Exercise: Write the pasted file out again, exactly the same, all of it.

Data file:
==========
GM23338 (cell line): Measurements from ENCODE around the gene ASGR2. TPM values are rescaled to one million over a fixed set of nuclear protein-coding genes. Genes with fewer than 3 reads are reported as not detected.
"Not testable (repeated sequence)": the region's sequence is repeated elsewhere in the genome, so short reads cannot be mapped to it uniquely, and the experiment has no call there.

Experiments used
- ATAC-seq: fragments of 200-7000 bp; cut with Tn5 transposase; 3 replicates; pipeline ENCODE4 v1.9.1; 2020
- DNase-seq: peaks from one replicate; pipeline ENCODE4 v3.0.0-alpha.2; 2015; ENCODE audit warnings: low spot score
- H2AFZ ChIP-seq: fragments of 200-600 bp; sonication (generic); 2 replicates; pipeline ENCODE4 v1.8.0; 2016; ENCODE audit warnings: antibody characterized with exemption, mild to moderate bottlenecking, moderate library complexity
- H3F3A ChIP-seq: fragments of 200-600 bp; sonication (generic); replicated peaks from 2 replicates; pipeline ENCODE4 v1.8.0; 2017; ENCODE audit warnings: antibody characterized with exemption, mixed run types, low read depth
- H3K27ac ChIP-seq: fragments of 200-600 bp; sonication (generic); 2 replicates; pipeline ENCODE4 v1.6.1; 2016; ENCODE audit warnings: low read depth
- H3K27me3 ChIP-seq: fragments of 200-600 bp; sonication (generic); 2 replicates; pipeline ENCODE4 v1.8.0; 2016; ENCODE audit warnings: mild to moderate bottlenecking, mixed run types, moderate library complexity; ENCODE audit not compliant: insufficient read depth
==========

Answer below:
GM23338 (cell line): Measurements from ENCODE around the gene ASGR2. TPM values are rescaled to one million over a fixed set of nuclear protein-coding genes. Genes with fewer than 3 reads are reported as not detected.
"Not testable (repeated sequence)": the region's sequence is repeated elsewhere in the genome, so short reads cannot be mapped to it uniquely, and the experiment has no call there.

Experiments used
- ATAC-seq: fragments of 200-7000 bp; cut with Tn5 transposase; 3 replicates; pipeline ENCODE4 v1.9.1; 2020
- DNase-seq: peaks from one replicate; pipeline ENCODE4 v3.0.0-alpha.2; 2015; ENCODE audit warnings: low spot score
- H2AFZ ChIP-seq: fragments of 200-600 bp; sonication (generic); 2 replicates; pipeline ENCODE4 v1.8.0; 2016; ENCODE audit warnings: antibody characterized with exemption, mild to moderate bottlenecking, moderate library complexity
- H3F3A ChIP-seq: fragments of 200-600 bp; sonication (generic); replicated peaks from 2 replicates; pipeline ENCODE4 v1.8.0; 2017; ENCODE audit warnings: antibody characterized with exemption, mixed run types, low read depth
- H3K27ac ChIP-seq: fragments of 200-600 bp; sonication (generic); 2 replicates; pipeline ENCODE4 v1.6.1; 2016; ENCODE audit warnings: low read depth
- H3K27me3 ChIP-seq: fragments of 200-600 bp; sonication (generic); 2 replicates; pipeline ENCODE4 v1.8.0; 2016; ENCODE audit warnings: mild to moderate bottlenecking, mixed run types, moderate library complexity; ENCODE audit not compliant: insufficient read depth